Let it snow… Let it snow… Let it snow?

If you’re like most Minnesotans, you knew this stretch of unseasonably beautiful February weather wasn’t going to last. What we didn’t know is it would come to a crashing halt, in the form of multiple inches of snow within 24 hours.

If there’s one thing I know about snow, it’s that while it’s frustrating for adults, it’s magical for kids. Instead of grumbling about all the shoveling and the slow commutes, kiddos see snow as an adventure and an opportunity to play!

Of course, the traditional snow fun never goes out of style: snowmen, snow angels, sledding, skating, slipping and sliding. But kids also love the unexpected. Nothing makes them giggle and get excited like breaking the rules and doing something new! So, consider some new ways to get outside and play:snow-fun

Bulk Up Supplies

Here’s the benefit of a snowstorm in late February: stores have already moved on from winter and started filling shelves with clothes and toys for spring and summer. Check the clearance section and you’ll probably find some good deals on snow supplies. Try some snow fort builders, snow paint or even a snow scooter!

Think Spring

There’s no reason you need to pack up the hoola hoops and t-ball gear. Playing with summer equipment in the snow can be a blast! Try pulling out the bubbles, too! You’ll find a new way to play with them by getting them to freeze to the wand.

Take the Inside Out

While there are countless toys intended to go outside, there’s nothing sillier than taking inside toys outside. Your kids will feel like they’re on an adventure if they get to take a toy from their bedroom to the back yard! Superheros, princesses, arctic animals would all be great for romping in the snow.

Bring the Outside In

If you don’t feel like strapping on snow pants and zipping up coats, bring some of the snow inside! Kids can bury rocks, small toys and other objects in a bucket of snow and have fun shoveling it out. You can also give a lesson on freezing and melting by putting some snow on the counter, in the fridge and freezer and seeing which lasts the longest.
The morale of the story: winter is back. And there’s snow time like the present to embrace it!


I Love You… You Love You

Valentine’s Day is more than paper cards and candy hearts. It’s an opportunity to show our love to our friends and family. While we’re spreading that love, it’s also a good time to teach our kids how to point Cupid’s arrow at their own hearts!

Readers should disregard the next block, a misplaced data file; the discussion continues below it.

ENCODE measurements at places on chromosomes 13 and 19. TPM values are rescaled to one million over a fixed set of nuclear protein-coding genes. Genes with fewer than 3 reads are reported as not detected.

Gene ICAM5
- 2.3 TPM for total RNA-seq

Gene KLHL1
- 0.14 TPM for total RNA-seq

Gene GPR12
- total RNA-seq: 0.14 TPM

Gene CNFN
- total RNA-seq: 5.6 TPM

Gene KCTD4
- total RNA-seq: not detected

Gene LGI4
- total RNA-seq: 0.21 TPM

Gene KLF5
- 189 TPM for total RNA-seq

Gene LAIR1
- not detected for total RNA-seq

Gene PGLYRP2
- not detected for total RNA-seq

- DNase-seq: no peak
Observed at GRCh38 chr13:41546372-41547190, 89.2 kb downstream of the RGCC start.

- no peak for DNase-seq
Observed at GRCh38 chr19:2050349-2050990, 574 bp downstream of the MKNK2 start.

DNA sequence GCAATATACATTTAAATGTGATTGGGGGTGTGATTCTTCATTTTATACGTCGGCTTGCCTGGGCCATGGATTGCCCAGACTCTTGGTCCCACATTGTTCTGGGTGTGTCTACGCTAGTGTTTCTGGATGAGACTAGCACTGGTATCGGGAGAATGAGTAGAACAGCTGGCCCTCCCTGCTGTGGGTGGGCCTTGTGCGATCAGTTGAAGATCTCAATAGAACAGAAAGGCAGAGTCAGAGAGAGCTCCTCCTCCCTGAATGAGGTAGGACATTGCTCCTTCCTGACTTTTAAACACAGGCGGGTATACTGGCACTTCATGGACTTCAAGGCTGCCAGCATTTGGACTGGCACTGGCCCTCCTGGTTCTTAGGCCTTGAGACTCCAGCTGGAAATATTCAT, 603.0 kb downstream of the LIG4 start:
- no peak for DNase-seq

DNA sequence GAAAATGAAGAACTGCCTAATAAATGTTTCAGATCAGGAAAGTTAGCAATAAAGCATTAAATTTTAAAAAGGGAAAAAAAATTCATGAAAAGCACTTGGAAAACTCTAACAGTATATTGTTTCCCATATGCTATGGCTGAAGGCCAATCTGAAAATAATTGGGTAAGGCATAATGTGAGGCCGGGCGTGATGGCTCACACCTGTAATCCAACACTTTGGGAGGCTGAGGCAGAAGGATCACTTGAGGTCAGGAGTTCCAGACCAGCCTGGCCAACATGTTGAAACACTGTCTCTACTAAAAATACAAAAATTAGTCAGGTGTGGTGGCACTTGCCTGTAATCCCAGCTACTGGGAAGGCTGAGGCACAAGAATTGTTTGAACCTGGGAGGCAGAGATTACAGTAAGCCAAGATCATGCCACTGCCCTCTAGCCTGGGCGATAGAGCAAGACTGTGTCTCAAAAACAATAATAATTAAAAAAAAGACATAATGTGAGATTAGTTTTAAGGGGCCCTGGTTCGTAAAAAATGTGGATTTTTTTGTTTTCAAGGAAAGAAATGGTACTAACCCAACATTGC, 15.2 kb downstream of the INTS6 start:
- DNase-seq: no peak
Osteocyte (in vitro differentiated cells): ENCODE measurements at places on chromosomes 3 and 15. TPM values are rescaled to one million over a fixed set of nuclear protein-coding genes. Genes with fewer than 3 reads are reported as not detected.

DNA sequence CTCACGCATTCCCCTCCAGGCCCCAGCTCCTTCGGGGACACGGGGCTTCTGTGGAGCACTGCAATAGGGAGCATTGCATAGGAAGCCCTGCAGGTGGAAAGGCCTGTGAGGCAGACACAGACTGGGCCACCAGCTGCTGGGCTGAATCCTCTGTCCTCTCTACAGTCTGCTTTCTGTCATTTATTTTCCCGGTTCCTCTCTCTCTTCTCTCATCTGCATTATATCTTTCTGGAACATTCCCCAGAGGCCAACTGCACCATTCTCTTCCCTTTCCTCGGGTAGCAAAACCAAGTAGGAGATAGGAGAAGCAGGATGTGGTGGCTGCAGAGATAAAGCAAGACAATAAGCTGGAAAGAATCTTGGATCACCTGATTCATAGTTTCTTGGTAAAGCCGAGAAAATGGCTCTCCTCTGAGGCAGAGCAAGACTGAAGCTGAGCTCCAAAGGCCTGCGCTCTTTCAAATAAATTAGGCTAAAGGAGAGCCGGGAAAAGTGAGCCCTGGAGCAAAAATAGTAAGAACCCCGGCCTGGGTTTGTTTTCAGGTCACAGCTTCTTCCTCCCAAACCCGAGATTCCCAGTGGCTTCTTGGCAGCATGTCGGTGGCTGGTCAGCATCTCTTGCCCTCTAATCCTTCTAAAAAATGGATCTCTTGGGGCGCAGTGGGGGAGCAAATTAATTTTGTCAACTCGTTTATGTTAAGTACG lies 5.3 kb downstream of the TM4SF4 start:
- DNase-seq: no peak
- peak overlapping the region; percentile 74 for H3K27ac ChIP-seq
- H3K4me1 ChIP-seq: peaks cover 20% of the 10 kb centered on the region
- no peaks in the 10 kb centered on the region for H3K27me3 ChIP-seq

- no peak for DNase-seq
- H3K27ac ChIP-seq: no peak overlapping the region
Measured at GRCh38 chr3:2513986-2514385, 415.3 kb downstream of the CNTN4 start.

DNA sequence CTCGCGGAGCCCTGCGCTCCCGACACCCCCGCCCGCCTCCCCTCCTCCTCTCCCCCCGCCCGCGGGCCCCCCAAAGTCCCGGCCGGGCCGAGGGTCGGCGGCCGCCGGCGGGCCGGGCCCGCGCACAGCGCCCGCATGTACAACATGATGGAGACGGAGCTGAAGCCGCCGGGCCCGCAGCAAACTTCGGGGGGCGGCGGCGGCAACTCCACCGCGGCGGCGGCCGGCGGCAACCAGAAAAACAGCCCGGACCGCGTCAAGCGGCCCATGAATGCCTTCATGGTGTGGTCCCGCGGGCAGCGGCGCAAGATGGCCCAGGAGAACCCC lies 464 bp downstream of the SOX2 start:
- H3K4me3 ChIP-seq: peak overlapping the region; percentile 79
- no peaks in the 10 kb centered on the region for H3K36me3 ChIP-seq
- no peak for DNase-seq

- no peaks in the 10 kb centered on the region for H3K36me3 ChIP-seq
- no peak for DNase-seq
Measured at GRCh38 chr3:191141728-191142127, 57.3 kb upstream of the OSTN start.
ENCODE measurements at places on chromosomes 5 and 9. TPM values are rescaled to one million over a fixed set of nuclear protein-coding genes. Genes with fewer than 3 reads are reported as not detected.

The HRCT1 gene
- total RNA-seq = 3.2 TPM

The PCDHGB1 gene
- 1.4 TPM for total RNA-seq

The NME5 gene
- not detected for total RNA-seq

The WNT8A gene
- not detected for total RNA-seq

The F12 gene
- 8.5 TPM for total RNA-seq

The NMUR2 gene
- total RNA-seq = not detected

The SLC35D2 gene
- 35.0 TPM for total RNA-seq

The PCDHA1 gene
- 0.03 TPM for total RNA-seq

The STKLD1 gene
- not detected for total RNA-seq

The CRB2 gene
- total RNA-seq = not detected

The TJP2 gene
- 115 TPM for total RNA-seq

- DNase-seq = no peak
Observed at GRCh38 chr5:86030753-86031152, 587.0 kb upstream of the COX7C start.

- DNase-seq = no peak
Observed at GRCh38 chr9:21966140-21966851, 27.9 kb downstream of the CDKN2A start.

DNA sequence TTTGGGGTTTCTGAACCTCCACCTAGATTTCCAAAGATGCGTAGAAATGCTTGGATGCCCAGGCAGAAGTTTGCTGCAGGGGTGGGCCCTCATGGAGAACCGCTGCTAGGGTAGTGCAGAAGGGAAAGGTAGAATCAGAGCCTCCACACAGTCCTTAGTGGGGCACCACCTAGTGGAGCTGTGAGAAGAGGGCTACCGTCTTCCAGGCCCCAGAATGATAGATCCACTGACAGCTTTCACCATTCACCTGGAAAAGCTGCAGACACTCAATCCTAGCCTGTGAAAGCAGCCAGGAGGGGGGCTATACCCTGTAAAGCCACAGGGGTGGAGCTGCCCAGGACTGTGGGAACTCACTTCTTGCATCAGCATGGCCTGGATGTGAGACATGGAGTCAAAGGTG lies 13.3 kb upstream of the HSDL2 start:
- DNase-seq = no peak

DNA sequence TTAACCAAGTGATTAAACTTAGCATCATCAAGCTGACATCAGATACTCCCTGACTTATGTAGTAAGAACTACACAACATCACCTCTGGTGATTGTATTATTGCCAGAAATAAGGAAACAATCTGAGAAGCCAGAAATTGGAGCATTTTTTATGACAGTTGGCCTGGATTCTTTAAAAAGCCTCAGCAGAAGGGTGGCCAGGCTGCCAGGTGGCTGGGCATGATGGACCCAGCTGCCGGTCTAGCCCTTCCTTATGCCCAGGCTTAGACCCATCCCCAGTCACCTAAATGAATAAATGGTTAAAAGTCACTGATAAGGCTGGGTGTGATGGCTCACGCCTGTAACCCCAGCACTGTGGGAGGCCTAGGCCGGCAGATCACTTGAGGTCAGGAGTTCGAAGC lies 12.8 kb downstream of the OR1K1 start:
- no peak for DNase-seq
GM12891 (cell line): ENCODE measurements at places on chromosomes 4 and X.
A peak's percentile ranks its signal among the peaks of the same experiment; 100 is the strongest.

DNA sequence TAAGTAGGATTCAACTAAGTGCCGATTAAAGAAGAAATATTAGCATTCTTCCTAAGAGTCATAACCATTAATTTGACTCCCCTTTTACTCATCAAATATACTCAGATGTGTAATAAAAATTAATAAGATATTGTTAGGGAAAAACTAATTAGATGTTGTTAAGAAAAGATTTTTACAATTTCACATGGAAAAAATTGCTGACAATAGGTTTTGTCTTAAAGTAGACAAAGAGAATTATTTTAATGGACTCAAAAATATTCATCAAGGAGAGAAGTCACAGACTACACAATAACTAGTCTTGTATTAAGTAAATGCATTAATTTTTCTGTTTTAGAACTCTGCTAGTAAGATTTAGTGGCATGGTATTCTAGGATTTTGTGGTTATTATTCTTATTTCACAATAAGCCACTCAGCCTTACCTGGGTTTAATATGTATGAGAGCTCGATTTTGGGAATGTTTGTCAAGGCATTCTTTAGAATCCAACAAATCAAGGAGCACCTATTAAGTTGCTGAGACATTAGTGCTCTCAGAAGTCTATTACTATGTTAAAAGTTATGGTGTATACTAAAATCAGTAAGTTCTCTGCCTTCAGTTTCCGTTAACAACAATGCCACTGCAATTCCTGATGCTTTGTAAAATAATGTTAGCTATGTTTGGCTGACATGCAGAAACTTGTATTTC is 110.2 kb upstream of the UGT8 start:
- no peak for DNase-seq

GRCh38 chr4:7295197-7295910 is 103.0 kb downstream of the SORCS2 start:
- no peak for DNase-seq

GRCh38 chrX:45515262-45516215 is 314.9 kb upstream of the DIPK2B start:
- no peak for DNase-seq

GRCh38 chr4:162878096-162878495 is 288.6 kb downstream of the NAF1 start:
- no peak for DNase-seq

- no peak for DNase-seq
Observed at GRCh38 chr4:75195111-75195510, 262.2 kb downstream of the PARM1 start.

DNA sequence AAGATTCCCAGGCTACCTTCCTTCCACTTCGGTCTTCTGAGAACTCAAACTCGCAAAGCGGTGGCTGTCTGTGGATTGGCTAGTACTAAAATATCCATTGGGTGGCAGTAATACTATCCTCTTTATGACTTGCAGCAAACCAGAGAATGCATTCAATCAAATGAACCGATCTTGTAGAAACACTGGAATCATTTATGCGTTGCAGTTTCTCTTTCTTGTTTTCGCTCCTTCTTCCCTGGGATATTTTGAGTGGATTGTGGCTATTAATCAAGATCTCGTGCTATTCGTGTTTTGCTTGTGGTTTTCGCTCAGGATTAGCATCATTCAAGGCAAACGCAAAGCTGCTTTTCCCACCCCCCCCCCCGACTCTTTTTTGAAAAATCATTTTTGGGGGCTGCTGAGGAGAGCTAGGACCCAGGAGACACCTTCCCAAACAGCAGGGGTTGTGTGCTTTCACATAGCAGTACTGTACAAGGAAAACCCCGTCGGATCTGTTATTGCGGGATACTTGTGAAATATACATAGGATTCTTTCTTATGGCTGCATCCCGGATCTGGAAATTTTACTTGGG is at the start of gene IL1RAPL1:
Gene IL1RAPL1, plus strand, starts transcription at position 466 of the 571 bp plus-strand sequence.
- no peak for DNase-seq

Helping kids learn to love and accept themselves is our responsibility as parents. It’s an important lesson that will help build their self esteem and set them up for success in many social settings, including school and sports.

What are some ways we can teach our kids to love themselves?

Lead by Example

We as parents can model what it means to love ourselves. Do not put yourself down in front of your kids, but rather keep your comments about yourself positive. And make sure you take time for yourself. This can be hard when you feel like you only have time to take care of your family, but it will send an important message about self-fulfillment.


Take an Interest

Show your kids what they do is important to you by talking with them about their interests and activities. I understand how busy parents are, but try to attend their games, parents’ day at school, plays and award ceremonies. If you can’t make it, be sure to explain why. By showing interest in your kids, you’ll help build their sense of pride.

Give Them Responsibility

In my house, the kids help with setting up lunch time, cleaning up our toys, etc. Kids like to feel useful and valued. When children do a good job- tell them! You can also reward a job well done by letting your kids do something special or giving them more responsibility. This helps build their self-confidence.

Celebrate Differences

By helping children develop acceptance for those with different cultures, backgrounds and physical and mental abilities, you’re also helping them accept themselves. It can be as simple as watching movies, reading books or spending time with a variety of people. Be sure to point out other people’s strengths and not just their differences.